One day after the governor of New Mexico formally included marijuana legalization in her 2020 legislative agenda, lawmakers have filed a comprehensive reform bill that would accomplish that goal.
The legislation, introduced by Sen. Jerry Ortiz y Pino (D) and Rep. Javier Martinez (D), would allow adults in the state to possess and purchase cannabis from licensed retailers.
It also includes a number of restorative justice and social equity provisions, such as automatically expunging prior marijuana possession convictions, promoting participation in the market by small and tribal-owned businesses and providing for microbusiness licenses.
If the measure successfully moves through the legislature and arrives on Gov. Michelle Lujan Grisham’s (D) desk, New Mexico is all but certain to become the 12th state in the U.S. to legalize marijuana, as lawmakers are convening for a short, 30-day session that starts on January 21.
While home growing would not be legally permitted under the bill, its provisions would decriminalize the activity by making cultivation of up to three plants and six seedlings punishable by a $50 fine without the threat of jail time. Anything more than that amount would be considered a fourth degree felony, however.
“Having worked towards cannabis legalization in New Mexico for the better part of the last decade, we are excited by the possibility for New Mexico to become the 12th state in the country to legalize and regulate cannabis,” Emily Kaltenbach, New Mexico state director for the Drug Policy Alliance (DPA), said in a press release. “Senator Ortiz y Pino and Representative Martinez’s legislation puts local communities and New Mexican families first.”
There are other unique provisions of the legislation. For example, it would eliminate the gross receipts tax for medical cannabis sales, mandate that recreational dispensaries service registered patients and create a subsidy program for low-income patients to access marijuana.
It would also encourage young people to stay in the state by partnering with community colleges and trade schools to ensure that income and housing situations are not barriers to an education needed to gain industry skills.
The 173-page bill contains a number of other regulations aimed at protecting public safety, including strict advertising rules and labeling and packaging requirements.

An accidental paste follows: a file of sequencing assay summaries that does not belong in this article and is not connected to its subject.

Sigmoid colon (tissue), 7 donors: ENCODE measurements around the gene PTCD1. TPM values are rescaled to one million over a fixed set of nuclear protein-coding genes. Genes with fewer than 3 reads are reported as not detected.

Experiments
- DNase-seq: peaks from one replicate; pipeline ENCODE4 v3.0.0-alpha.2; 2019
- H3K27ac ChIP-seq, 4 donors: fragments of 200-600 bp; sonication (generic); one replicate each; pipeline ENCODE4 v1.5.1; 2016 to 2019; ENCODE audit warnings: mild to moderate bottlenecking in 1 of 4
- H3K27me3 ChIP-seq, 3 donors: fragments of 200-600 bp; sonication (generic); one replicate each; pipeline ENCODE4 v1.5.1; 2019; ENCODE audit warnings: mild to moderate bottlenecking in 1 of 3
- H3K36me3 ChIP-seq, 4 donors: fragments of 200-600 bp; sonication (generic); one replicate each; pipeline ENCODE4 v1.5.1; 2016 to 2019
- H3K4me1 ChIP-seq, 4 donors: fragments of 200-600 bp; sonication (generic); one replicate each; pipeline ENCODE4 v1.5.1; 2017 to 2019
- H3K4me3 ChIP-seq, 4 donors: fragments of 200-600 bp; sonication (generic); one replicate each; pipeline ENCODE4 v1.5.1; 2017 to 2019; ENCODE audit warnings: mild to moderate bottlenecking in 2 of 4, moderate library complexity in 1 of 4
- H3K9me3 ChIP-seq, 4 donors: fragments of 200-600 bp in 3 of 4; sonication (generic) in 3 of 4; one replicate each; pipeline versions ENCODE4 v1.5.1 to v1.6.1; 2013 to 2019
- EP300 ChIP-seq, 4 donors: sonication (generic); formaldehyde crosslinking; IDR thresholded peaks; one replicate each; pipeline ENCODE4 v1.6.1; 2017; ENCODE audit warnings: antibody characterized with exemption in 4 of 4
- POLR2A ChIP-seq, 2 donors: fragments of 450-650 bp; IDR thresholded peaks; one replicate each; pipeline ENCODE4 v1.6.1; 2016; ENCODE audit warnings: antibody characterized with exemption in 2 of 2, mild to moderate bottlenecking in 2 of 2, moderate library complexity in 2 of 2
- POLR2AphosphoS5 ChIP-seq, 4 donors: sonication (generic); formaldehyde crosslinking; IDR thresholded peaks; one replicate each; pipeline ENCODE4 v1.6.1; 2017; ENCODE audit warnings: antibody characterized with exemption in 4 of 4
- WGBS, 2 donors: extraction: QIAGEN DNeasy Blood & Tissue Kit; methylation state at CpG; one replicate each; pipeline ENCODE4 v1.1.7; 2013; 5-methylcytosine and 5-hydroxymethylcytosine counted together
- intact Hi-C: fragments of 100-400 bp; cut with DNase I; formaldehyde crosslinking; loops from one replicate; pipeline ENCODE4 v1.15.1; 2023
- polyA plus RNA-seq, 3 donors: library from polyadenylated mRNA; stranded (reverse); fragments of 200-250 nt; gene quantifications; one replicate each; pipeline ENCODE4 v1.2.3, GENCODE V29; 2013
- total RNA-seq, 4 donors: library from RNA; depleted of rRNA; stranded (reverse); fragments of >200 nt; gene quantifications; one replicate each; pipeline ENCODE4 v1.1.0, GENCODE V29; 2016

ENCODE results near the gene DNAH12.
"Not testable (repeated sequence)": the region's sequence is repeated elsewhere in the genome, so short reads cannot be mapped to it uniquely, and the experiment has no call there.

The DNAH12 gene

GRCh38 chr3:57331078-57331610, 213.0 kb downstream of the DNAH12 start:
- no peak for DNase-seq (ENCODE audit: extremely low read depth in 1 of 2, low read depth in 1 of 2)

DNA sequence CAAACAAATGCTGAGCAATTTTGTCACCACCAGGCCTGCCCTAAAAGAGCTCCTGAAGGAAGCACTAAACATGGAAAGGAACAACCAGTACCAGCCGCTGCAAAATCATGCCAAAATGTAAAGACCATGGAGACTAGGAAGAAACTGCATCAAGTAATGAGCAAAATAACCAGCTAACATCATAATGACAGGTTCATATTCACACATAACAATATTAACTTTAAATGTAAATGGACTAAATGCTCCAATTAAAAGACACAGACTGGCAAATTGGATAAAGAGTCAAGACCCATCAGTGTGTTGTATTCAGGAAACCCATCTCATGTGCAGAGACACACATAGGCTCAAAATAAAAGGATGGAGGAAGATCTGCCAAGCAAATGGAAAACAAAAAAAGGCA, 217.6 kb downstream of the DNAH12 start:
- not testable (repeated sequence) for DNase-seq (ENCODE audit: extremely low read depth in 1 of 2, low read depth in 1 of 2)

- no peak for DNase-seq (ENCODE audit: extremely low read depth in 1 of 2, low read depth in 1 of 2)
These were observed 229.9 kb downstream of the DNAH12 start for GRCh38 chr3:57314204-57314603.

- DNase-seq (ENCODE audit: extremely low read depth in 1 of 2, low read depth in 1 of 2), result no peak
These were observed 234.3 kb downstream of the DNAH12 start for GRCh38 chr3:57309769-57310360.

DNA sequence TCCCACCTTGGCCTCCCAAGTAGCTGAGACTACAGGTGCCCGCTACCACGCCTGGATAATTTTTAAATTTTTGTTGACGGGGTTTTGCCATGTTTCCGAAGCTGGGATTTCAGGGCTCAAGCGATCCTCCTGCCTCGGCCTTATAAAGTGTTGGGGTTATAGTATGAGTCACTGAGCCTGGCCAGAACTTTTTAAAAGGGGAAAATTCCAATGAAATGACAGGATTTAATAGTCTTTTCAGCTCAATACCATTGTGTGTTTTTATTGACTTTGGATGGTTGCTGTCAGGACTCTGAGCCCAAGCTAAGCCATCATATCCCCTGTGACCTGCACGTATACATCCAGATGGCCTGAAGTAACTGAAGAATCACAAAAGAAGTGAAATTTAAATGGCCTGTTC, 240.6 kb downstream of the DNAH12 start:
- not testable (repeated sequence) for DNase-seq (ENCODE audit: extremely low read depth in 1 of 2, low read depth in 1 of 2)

A nine percent excise tax would be imposed on recreational cannabis sales. Revenue from those taxes would go toward public health education initiatives designed to prevent youth from obtaining cannabis, substance misuse treatment programs, housing and job training and educational programs throughout the state, according to a summary from DPA.
“New Mexicans want to do legalization the right way. That starts by: protecting our children and our environment; making sure our roads are safe; putting medical cannabis patients first; and reinvesting back into communities most harmed by prohibition,” Kaltenbach said. “Legalizing cannabis for adult use is an opportunity to grow New Mexico, keeping us true to our values and the things we care most about: the wellbeing of our children, community health, a clean environment and the future of our state.”
The governor ran on legalizing cannabis in 2018, but while reform legislation did pass the full House of Representatives as well as a Senate committee, it ultimately stalled. Lujan Grisham later formed a working group to study the issue and make recommendations, and that panel released a report in October stating that legalization legislation should include automatic expungements and provisions to promote equity in the industry.
The group also commissioned a poll that came out last month showing that 75 percent of New Mexicans are in favor of legalization.
While legalization didn’t come to fruition last session, the governor did sign a more limited bill to decriminalize marijuana possession.
Read text of the New Mexico marijuana legalization bill below:
Photo courtesy of Philip Steffan.